Are Overworked Nurses Causing Medical Errors?

by John McKiggan

Are staffing demands putting patient safety at risk?

Last week the media reported two stories of interest to patient safety advocates.

The Province of Nova Scotia released statistics from its medical errors registry suggesting that, in the last six months, medical errors had caused almost thirty cases of serious injury or death in hospitals throughout Nova Scotia. If you are interested, you can read my article about the problems with Nova Scotia’s medical errors registry.

News also broke about a nurse working at the Cape Breton Regional Hospital who worked so much overtime that she was paid more than the hospital CEO. According to the Cape Breton District Health Authority registered nurse Catherine Bedard was paid more than $257,000.00 last year. That is more than triple the $81,000.00 an experienced nurse is paid under the Nova Scotia Nurses Union’s Collective Agreement.

Lots of overtime = long hours

Even taking into account time and a half or double time payments for working holidays, the numbers suggest that nurse Bedard must have been working upwards of 80 hours per week.

Overworked nurses a concern

Why is this news a concern to patient safety advocates?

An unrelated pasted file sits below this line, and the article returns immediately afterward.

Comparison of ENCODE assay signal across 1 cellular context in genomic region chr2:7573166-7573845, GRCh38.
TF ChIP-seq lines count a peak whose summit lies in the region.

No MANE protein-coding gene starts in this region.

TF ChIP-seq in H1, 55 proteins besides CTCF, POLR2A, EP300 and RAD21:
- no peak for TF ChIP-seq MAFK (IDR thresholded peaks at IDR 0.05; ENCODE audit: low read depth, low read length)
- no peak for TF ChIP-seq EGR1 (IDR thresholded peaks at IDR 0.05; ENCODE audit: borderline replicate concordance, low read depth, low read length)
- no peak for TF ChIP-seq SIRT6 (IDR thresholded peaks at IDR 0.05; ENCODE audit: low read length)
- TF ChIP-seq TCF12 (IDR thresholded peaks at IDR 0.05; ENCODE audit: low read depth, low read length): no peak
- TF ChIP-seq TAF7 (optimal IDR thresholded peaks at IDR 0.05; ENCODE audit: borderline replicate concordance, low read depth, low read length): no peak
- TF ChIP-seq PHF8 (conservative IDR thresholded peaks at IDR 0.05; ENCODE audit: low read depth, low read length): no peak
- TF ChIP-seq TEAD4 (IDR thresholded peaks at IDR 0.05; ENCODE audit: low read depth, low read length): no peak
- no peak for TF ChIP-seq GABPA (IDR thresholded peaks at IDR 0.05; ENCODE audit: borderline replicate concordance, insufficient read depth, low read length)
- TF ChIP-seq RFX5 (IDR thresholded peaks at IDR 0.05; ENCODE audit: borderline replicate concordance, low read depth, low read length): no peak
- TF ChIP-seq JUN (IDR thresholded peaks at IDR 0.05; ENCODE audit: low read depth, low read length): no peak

Over six years ago I raised a concern about nurses being overworked. Statistics Canada released a report showing that nurses who worked longer hours reported more medication errors stating:

“Among nurses who usually worked overtime, 22% reported medication errors, compared with 14% of those who did not work overtime.”

It is not hard to see how nurses who are forced to work more hours may be more tired, distracted and prone to errors.

24% of Canadian adverse events due to medication errors

Almost 1/4 of medical errors are caused by medication mistakes.

The Canadian Medical Association released a study “The Canadian Adverse Events Study: The Incidents of Adverse Events in Hospital Patients in Canada” that found that 1 in 19 adults will be given the wrong medication or wrong medication dosage and that 24% of preventable adverse events were related to medication errors.

Unfortunately Nova Scotia’s new Adverse Event Medical Registry does not provide a breakdown of the nature of the adverse event and whether it was due to medication errors or other causes. As I wrote in my article yesterday, this is a serious flaw in the registry procedure.

Who is supervising workload at CBRH?

The fact that a single nurse is working such an astonishing number of hours raises concerns about workload and ultimately patient safety at the Cape Breton Regional Hospital (CBRH). It is a simple fact that when we are forced to work longer hours we become more tired, more error prone and more subject to distraction.

Hopefully last week’s revelations will result in the Province taking a close look at staffing levels at Cape Breton Hospitals and the other Health Authorities across the Province.

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